* Museum of Cinema (Museu del Cinema); Carrer Sèquia,1. Phone: +34 972 41 27 77. Entrance fee; 5 €. Spain’s first and only museum of cinema. Here, you can get information regarding the cinema on any subject from traditional Chinese puppets of shadow theatre to Lumiere Brothers.
* Girona Art Museum (Museu d’Art de Girona)
* City History Museum (Museu d’Historia de la Ciutat)
* Saint Pere de Galliant Monastery (Monastery Sant Pere de Galligant); this is a Romanesque monastery that also houses the Archeological Museum.
* Saint Nicolau Church; a 12th century church in Lombard Romanesque style.
* Pont de Ferro; the Bridge on Onyar River connecting the old and the new city which is designed Eiffel company.
* Independence Square (Plaza de Independencia); this main square of the city, which was built to commemorate Girona’s independence from Napoleon armies, is surrounded by cafes and restaurants.
Best Restaurants in Girona
* El Celler de Can Roca; Carrer Can Sunyer, 46. Phone: +34 972222157. Located in the new part of Girona. This very special restaurant with 3 Michelin stars named as the best restaurant of the world by Restaurant Magasine twice in 2011 and 2012. Its style is creative and traditional Catalan cuisine using unusual ingredients. It also has a wine seller of 60.000 bottles. You need to make reservation months ago to assure your table. Costs between 60 €-120 € per person.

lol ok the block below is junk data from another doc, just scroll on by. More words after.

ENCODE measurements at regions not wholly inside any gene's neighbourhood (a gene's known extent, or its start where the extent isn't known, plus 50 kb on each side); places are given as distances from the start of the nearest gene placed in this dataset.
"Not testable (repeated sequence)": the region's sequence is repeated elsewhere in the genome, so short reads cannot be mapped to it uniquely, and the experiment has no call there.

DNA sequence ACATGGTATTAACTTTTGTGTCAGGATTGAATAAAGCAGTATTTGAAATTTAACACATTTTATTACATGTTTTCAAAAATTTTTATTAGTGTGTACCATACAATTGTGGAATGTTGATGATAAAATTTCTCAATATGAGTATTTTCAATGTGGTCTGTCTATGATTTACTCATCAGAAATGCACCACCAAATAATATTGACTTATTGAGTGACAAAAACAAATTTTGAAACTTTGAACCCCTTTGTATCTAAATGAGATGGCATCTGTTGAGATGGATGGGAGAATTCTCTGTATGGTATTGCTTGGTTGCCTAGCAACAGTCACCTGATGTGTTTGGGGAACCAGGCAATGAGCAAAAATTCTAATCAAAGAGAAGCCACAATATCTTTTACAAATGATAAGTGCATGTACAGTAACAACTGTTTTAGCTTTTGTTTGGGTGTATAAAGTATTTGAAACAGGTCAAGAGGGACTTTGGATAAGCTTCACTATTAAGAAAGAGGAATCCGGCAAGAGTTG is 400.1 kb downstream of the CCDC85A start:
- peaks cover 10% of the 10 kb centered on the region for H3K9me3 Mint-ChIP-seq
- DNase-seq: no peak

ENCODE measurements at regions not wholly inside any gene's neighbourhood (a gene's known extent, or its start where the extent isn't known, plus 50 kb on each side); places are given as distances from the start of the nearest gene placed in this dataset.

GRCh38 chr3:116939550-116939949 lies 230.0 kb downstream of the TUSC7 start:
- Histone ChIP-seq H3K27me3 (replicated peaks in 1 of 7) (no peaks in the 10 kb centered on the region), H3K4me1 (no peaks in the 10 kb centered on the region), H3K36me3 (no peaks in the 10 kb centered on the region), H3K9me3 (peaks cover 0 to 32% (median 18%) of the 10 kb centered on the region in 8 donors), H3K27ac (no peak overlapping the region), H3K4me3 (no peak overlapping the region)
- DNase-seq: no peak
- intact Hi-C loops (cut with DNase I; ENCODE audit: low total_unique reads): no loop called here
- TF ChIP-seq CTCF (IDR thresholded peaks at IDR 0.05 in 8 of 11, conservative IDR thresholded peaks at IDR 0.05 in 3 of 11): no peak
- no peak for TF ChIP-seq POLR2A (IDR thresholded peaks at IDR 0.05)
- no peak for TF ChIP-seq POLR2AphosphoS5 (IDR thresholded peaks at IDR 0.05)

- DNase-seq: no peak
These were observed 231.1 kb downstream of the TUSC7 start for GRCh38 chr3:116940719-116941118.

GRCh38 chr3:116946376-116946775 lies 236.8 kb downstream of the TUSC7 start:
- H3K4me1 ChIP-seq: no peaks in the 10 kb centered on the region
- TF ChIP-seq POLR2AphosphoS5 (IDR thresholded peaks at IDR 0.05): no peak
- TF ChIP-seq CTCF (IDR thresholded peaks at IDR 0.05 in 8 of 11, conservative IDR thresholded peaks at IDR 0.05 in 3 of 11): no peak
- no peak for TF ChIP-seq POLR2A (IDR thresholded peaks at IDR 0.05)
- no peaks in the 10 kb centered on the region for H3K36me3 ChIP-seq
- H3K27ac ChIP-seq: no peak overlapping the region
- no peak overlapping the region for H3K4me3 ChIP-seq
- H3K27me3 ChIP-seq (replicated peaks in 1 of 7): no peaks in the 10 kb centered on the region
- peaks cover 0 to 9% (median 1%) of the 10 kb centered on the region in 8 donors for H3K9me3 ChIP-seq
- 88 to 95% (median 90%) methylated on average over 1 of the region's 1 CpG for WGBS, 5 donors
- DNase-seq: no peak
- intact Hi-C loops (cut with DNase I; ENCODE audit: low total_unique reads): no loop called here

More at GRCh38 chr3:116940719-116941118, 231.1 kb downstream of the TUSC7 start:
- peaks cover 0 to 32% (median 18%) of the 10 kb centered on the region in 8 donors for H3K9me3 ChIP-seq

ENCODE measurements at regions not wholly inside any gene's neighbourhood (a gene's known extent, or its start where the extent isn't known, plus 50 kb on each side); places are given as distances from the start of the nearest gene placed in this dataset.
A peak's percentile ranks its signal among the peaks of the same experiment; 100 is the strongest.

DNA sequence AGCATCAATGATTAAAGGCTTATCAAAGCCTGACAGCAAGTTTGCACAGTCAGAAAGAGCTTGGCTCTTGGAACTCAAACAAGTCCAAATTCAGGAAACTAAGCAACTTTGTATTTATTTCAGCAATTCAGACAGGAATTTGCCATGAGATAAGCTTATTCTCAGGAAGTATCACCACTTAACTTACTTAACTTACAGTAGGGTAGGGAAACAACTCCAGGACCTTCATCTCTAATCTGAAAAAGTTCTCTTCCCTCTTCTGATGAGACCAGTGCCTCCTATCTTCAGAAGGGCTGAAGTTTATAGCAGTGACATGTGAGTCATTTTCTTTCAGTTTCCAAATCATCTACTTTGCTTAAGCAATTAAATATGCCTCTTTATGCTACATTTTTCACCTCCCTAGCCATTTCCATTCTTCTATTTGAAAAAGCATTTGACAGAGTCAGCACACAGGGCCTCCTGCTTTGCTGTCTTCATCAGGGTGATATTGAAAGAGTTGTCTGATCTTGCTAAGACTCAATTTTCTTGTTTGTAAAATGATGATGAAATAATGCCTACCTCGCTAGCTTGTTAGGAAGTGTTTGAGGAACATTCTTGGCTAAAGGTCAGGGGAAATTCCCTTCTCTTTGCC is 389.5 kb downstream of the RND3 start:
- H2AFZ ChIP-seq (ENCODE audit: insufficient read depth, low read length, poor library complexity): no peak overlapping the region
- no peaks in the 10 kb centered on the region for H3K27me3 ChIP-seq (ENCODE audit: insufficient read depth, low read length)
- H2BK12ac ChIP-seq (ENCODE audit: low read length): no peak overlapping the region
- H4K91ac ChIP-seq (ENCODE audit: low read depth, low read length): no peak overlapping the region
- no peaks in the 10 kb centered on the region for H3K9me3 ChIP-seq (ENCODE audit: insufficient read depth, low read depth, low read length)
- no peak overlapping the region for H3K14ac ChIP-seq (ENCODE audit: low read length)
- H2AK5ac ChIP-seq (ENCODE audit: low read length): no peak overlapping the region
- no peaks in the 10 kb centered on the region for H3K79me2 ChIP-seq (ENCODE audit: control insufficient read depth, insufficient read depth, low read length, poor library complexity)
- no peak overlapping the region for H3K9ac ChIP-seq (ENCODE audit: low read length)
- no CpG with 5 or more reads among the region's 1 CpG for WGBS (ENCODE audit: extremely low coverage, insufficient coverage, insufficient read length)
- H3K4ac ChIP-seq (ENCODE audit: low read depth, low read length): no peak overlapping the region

* Cal Ros; Cort Reial, 9. Phone: +34 972 219 176. One of the best medium priced restaurants in Girona serving traditional Catalan cuisine. Located nearby Cathedral. Fixed lunch menu (menu del dia) 20 €. Dinner between 35 €-60 € per person.
* Vinil; Cort Reial, 17 baixos. Phone: +34 972 21 64 40. This medium priced restaurant serves Catalan and Mediterraneam food. Location is near to Cathedral. Fix lunch menu (menu del dia) 12 €. Dinner between 30 €- 50 € per person.